RJ From United States of America, joined Mar 2001, 198 posts, RR: 1 Reply 1, posted (11 years 10 months 22 hours ago) and read 868 times:
Comair also does ATL-MDT 3 times a day. On March 18th Comair will start ATL-CHO and ATL-IND. Then on May 16th Comair will start ATL-AVP.
Why? You ask.
Because Delta doesn't want one of their hubs (ie. ATL) to be held hostage by one of their regionals. They learned their lesson during the Comair strike last year. Comair controlled 99.9% of the regional feed out of CVG. When Comair went on strike, CVG was loosing a lot of money. Because of "struck work" rules within ALPA, Delta couldn't put ASA or ACJet into CVG. Their pilots would refuse to fly these routes as they were Comair routes and were considered struck work by ALPA. Delta had their hands tied.
Therefore, Delta has started to intermingle the Connection carriers. ACA has started service out of CVG. This week they announced service to TOL, ALB, and SBN. There is a lot of intermingleing in DFW. Comair is serving IND, CRP, and soon will be doing SAT and RDU out of DFW. Look for Comair to do more flying out of DFW as the year progresses. Skywest is also picking up a lot of flying out of DFW. Heck, they fly all the way to GSO!!! What is "west" about that Sky"west?"
Another reason that Delta is trying to mix the Connection carriers is for leverage. The Connection carrier's leverage is severely limited if they don't have a strangle-hold on one of Delta's hubs. And ASA's pilot contract is ammendable in September. Seeing that it takes a few years to settle a contract, Delta has plenty of time to mix in ACA, Comair, and Skywest into ASA's backyard of ATL and DFW. This is how the game is played in todays market. Only time will tell what the Connection carriers pilots have learned to counter this.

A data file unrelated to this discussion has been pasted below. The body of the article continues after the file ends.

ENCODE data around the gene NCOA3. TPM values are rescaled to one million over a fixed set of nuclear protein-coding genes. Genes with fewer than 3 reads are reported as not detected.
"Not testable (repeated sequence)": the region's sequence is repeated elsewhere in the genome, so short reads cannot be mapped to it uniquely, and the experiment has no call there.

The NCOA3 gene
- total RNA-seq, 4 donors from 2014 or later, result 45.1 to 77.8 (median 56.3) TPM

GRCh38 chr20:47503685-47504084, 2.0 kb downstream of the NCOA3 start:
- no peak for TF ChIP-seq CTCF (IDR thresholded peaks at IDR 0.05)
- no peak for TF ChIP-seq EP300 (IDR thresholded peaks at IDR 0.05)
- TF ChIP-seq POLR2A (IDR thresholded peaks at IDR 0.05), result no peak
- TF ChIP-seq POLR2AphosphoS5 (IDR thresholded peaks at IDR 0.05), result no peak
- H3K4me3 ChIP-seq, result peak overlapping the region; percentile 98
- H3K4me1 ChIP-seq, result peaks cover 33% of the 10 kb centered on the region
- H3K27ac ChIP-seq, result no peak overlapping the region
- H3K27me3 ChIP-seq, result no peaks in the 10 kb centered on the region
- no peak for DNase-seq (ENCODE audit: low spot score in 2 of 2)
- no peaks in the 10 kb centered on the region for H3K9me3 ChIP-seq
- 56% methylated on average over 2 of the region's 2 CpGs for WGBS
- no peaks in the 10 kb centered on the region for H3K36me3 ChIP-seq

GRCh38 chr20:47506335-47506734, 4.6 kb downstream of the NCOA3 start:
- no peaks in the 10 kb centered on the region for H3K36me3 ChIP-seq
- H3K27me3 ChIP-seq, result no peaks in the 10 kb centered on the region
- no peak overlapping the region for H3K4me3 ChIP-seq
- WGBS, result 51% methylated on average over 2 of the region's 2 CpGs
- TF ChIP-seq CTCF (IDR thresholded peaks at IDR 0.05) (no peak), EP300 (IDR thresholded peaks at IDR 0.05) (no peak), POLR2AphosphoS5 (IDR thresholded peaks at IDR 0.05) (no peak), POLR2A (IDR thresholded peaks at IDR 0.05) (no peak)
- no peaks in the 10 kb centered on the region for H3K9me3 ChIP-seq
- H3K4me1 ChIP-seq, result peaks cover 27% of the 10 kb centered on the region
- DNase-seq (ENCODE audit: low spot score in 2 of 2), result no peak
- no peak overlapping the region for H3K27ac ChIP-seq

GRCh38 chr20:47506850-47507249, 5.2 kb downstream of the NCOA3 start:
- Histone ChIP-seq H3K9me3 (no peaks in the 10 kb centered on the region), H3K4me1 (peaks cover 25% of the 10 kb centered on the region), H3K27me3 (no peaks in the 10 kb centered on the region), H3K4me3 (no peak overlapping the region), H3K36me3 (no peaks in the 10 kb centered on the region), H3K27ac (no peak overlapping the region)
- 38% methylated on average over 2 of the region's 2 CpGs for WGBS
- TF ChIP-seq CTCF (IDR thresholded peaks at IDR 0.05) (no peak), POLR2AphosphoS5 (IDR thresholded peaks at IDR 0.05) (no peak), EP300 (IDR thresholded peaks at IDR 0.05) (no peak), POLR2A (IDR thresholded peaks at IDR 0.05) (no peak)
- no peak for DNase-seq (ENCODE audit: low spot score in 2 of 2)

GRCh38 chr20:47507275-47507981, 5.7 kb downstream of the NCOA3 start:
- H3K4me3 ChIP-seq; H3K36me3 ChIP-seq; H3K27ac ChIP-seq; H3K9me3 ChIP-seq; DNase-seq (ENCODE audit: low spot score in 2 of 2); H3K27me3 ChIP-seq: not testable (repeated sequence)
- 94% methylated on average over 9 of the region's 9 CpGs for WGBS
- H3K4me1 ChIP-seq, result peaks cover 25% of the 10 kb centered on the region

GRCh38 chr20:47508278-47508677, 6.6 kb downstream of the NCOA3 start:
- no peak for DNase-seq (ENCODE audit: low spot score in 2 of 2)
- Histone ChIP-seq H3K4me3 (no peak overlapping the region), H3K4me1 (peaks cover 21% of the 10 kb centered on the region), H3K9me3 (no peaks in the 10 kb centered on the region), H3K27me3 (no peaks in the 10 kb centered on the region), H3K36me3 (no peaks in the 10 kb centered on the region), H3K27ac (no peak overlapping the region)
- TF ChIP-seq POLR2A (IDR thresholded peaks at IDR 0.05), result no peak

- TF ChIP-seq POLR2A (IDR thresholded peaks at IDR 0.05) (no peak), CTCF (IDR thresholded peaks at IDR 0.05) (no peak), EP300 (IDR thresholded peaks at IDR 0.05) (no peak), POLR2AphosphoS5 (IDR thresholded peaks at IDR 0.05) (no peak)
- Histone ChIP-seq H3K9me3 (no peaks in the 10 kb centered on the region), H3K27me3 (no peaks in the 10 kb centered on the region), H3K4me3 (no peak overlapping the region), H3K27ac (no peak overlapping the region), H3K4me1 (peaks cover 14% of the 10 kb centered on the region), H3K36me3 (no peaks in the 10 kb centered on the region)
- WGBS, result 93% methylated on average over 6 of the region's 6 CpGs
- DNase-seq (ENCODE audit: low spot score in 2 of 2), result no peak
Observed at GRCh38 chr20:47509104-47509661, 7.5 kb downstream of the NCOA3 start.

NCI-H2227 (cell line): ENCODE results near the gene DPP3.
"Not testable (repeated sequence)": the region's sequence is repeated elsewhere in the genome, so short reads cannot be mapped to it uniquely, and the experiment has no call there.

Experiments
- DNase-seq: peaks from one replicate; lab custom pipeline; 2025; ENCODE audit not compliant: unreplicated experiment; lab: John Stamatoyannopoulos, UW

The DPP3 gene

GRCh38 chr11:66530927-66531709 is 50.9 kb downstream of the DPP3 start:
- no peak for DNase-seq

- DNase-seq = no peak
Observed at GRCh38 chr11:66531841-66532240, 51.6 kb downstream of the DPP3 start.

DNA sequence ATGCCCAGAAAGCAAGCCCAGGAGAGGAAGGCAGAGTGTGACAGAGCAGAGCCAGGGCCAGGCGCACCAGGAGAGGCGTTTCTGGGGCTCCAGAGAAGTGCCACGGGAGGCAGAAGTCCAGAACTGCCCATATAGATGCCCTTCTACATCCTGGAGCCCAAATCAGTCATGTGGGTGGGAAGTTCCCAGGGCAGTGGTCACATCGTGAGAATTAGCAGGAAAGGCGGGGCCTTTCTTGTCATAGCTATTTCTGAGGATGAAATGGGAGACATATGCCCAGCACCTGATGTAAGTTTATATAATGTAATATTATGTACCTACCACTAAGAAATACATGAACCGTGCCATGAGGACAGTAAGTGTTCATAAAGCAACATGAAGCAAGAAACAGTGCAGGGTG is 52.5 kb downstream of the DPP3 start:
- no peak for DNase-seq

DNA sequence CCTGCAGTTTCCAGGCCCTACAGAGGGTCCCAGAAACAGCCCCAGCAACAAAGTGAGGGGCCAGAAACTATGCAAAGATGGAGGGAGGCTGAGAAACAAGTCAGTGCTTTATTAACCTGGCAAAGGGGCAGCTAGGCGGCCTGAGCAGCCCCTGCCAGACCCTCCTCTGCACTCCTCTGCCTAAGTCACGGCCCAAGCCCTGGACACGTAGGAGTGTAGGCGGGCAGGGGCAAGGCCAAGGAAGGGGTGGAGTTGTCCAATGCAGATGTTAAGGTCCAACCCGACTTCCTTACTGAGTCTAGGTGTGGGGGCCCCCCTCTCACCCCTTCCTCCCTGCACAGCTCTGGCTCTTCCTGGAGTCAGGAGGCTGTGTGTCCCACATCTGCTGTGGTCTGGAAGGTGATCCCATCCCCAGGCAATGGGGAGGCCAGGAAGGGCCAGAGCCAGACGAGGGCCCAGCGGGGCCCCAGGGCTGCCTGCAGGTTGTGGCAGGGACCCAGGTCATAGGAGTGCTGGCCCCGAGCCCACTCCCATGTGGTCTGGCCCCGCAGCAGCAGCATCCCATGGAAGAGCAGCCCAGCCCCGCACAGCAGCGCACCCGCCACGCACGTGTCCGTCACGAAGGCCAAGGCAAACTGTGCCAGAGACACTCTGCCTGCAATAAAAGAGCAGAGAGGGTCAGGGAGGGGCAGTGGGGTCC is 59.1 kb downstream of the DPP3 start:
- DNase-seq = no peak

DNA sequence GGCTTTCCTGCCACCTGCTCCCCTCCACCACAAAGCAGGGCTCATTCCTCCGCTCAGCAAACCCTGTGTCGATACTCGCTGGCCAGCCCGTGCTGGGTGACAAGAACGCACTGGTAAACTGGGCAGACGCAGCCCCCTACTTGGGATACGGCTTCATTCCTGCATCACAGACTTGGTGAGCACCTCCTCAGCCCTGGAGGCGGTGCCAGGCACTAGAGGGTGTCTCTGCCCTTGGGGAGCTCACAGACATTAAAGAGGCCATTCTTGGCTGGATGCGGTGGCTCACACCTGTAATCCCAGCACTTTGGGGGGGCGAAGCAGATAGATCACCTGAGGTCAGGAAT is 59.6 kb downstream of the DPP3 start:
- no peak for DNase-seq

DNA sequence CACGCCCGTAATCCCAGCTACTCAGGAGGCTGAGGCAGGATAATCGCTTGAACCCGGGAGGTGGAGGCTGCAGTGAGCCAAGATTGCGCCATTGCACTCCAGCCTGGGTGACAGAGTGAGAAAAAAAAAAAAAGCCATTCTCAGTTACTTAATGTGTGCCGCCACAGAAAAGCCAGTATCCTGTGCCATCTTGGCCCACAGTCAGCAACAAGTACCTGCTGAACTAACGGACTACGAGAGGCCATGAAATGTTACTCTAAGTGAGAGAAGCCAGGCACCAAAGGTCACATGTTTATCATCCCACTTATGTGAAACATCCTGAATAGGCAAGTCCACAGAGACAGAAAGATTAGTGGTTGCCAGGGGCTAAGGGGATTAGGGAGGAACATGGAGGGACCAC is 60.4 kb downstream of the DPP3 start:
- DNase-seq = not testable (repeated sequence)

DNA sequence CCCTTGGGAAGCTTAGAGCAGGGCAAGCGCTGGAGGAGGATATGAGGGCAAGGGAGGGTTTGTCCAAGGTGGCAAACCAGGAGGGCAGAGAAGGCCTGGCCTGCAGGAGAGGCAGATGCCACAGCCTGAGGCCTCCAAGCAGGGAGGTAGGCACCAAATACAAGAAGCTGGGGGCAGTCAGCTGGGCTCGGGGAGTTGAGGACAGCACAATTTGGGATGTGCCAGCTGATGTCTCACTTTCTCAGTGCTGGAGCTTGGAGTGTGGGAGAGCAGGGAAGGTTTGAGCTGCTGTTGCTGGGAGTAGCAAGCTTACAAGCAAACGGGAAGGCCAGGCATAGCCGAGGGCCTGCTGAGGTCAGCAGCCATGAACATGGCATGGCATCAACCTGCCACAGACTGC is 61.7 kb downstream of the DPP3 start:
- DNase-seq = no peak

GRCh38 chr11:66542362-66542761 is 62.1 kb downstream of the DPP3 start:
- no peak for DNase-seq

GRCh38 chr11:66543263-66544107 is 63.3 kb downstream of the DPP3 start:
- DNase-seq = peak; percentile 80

ATL2CDG From United States of America, joined Jan 2002, 296 posts, RR: 11 Reply 5, posted (11 years 10 months 18 hours ago) and read 821 times:
While the above mentioned reasons do have some merit, there is another, more practical reason behind the "intrusion" of other DCI carriers into ASA's "domain."
Delta/ASA/DCI are committed to as large a jet fleet as possible and serving as many destinations with all jet service as feasible. As such, ASA's Brasilia (EMB-120) fleet is slowly (or actually, quite quickly) being retired. These former (and soon to be former) E120 routes (ABY, FAY, BQK, CRW, EVV, etc) are being covered by new jets - jets that normally would be used for expansion to new destinations. Until the E120 fleet is reduced to the level desired, you will continue to see some new jets being used to replace the props rather than service new cities. At that time, the new jets will be used instead for expansion. Until that time, we will see other DCI carriers (Comair, Skywest and maybe one day ACA) being used to suppliment ASA service in ATL to "new" destinations.
Well, then why is ACA moving in on Comair in CVG? Well, the vast majority of cities ACA is servicing from CVG also have ACA service to JFK, LGA, and BOS. Since ACA already serves these cities from "their" northern hubs and some trips into CVG do not require 50 seats (ie Comair's CRJs), DCI is using ACA to suppliment Comair so that Comair can in turn suppliment ASA in ATL and DFW.
Skywest's DFW expansion is simple. United Express, Inc. reduced their orders for Skywest CRJ service on the west coast and as a result, Skywest had a surplus of planes, pilots and flight attendants. Delta needs the attentional support in their DFW hub (for both replacing ASA props AND unprofitable Delta mainline routes) and requested Skywest to expand in DFW - Skywest was smart and accepted.
While many pilots would like to think that Delta brass want to screw them over as much as possible, this is not hardly the case. Mullin and his cohorts LOVE DCI and their regional jets, but are going to use the various bodies effectively. Strike protection is a cause for concern, but does NOT dictate operations. Simple economics, company capacity and other more placid variables determine proportionment and use of assets.